Countdown to kickoff

Greetings from CenturyLink Field, where the Seahawks are getting ready to play only the second Thursday night home game in franchise history – with kickoff and televised coverage on the NFL Network scheduled for 5:20.

Tonight’s matchup is against the also 4-7 Philadelphia Eagles, who had to make a cross-country tip yesterday in addition to squeezing in everything else during this short week to prepare.

If you have any idea what to expect from either one of these teams, you need to join Brad Nessler and Mike Mayock in the broadcast booth. Because these teams have been, well, unpredictability unpredictable.

How can the Seahawks upset the Giants, on the road, in Week 5 and then score only three points in a three-point loss to the Browns in Cleveland in their next game? How can the Seahawks upset the Ravens, at home, in Week 10, and then lose at home to the Redskins on Sunday?

How can a team with all the talent the Eagles have be 4-7? How can an offense that is averaging 420.1 yards score only 17 points twice in its past three games? How can a team that features the Pro Bowl trio of Nnamdi Asomugha, Asante Samuel and Jason Babin on defense have games where it’s surrendered 38, 35, 31 and 30 points?

One thing I do know as the players are on the preparing for this matchup of misfits: This game needs to feature a whole lot of Marshawn Lynch and LeSean McCoy.

McCoy will be playing with a sore knee that has him listed as questionable and limited him in practice, but in addition to leading the NFL in rushing yards (1,050) and touchdowns (13), the Eagles’ versatile back has broken a run of at least 20 yards in seven consecutive games. He has the speed to test the Seahawks’ 11th-ranked run defense to the outside – as the NFC East rookie duo of the Redskins’ Roy Helu (108 yards) and Cowboys’ DeMarco Murray (139 yards) have done in Seattle’s past four games. But McCoy also has the cutback ability to exploit the middle of the defense if the Seahawks over pursue while trying to take away the edges.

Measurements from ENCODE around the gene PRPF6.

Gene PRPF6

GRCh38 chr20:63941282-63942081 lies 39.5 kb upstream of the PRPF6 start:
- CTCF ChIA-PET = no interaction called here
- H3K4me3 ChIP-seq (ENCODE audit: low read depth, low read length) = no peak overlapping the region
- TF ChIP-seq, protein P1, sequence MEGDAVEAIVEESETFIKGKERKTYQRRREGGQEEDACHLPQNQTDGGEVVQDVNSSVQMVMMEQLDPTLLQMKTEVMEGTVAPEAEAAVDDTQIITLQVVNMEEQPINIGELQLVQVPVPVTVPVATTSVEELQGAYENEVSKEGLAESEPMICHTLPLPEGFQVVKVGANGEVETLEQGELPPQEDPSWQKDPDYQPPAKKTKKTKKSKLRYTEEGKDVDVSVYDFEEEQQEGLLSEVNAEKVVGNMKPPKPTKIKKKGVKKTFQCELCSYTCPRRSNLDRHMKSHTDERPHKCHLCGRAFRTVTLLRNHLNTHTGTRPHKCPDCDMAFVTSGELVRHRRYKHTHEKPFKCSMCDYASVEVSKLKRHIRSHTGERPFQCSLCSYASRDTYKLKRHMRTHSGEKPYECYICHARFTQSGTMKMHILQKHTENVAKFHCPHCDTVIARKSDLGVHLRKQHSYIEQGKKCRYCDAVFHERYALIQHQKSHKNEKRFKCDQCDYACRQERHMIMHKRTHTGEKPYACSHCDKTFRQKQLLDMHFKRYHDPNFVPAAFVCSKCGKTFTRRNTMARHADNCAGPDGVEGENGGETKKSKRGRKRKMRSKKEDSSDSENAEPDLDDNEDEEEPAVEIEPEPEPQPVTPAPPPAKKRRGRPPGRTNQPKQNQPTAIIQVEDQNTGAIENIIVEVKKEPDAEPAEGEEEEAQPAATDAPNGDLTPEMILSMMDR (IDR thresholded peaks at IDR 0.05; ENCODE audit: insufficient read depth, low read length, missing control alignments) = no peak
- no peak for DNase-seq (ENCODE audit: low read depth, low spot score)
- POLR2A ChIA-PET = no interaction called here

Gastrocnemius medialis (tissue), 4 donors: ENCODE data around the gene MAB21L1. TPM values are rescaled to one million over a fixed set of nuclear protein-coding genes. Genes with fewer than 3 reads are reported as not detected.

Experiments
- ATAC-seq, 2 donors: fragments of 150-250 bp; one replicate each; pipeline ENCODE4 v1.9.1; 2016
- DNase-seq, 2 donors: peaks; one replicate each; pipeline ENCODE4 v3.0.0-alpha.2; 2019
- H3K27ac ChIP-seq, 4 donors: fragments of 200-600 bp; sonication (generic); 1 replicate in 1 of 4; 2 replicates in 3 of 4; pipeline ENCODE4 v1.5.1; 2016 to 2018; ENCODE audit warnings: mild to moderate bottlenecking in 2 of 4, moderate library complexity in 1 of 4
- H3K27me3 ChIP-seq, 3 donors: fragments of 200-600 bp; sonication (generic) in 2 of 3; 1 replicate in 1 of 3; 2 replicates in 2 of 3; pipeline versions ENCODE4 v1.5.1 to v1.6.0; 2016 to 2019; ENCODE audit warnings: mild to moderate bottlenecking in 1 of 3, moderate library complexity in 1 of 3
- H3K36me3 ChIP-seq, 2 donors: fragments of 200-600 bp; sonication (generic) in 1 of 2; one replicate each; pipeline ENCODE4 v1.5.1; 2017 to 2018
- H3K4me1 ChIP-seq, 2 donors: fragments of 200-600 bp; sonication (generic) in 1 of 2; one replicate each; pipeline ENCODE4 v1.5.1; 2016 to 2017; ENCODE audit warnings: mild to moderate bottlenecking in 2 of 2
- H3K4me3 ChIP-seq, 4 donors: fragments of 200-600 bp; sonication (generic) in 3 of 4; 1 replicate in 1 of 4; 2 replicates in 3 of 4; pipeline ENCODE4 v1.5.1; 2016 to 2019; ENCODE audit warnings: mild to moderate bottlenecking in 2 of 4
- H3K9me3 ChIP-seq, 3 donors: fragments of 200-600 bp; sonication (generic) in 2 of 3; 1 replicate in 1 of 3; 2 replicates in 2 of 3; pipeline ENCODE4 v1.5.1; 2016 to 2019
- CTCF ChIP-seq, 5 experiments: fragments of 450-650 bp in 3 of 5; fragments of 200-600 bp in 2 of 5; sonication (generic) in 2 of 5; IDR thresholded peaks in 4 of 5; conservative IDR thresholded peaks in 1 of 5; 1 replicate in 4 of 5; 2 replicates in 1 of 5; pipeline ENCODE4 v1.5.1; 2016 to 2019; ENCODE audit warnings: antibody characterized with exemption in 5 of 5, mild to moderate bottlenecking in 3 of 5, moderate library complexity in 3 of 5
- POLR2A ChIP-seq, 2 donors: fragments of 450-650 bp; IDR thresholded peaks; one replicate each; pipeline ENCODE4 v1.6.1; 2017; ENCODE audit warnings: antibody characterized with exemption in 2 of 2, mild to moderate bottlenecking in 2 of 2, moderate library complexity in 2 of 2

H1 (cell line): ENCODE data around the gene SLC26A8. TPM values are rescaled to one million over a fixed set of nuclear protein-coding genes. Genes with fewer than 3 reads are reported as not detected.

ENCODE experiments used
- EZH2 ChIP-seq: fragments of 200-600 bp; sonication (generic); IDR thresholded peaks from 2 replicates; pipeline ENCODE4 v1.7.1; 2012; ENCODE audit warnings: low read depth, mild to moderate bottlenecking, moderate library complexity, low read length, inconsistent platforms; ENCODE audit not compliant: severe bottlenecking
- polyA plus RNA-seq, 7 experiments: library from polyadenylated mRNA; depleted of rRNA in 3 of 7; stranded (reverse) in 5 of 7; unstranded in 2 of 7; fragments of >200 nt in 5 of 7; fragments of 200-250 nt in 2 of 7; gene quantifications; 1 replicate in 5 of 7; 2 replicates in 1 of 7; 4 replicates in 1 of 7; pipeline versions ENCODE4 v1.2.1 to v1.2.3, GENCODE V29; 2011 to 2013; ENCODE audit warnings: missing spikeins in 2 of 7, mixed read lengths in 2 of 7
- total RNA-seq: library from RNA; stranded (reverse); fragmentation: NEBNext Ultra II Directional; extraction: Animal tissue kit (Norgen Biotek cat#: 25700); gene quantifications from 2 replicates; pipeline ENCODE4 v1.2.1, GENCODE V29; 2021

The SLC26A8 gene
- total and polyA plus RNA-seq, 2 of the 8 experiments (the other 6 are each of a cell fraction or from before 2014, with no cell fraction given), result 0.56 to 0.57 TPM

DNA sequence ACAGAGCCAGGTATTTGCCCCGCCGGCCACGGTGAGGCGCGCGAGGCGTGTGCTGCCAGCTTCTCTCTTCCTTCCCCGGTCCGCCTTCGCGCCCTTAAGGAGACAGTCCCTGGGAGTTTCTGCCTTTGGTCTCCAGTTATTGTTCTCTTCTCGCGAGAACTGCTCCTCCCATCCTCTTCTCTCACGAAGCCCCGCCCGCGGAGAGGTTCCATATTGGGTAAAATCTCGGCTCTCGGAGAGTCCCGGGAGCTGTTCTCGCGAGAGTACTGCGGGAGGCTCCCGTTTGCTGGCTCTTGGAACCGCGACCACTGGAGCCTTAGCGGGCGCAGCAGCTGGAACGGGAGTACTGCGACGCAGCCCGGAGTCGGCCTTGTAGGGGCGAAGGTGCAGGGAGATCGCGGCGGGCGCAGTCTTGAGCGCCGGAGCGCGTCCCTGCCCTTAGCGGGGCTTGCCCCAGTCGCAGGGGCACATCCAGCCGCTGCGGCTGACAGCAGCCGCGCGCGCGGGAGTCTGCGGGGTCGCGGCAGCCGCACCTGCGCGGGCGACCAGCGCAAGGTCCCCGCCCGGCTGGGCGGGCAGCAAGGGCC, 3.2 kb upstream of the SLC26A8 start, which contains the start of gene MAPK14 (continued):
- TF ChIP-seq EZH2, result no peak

Lynch, meanwhile, is on even more of a roll than it has appeared in the past four games. No back in the league has rushed for more than Lynch’s 443 yards since Week 9; and Lynch has 212 yards rushing after contact during this run, also the most in the NFL, according to ESPN Stats & Information stats passed along by Mike Sando at Lynch will be running into an Eagles defense that was allowing an average of 140.2 rushing yards, but has held its past five opponents to an average of 85.3 yards.

There’s so much more to this game, including what will happen when the teams do pass. On one side there’s Babin, the former and rarely-used Seahawk, who has 10 sacks for the Eagles. On the other side there’s Chris Clemons, who the Seahawks obtained in a trade with the Eagles last year after he collected seven sacks in his limited role during two seasons in Philly. Clemons has eight sacks this season and had a career-high 11 last season.

The best way to neutralize those two? Run the ball with Lynch and McCoy.

We’re all about to see how this rarity of a game plays out, as the Seahawks try to recapture the mojo they had going in the back-to-back wins over the Ravens and Rams before tripping over the Redskins and themselves on Sunday; and the Eagles try to play to their potential and all the expectations they entered the season with.

Speaking of Clemons, here’s a feature on him that appears in tonight’s GameDay program and also at

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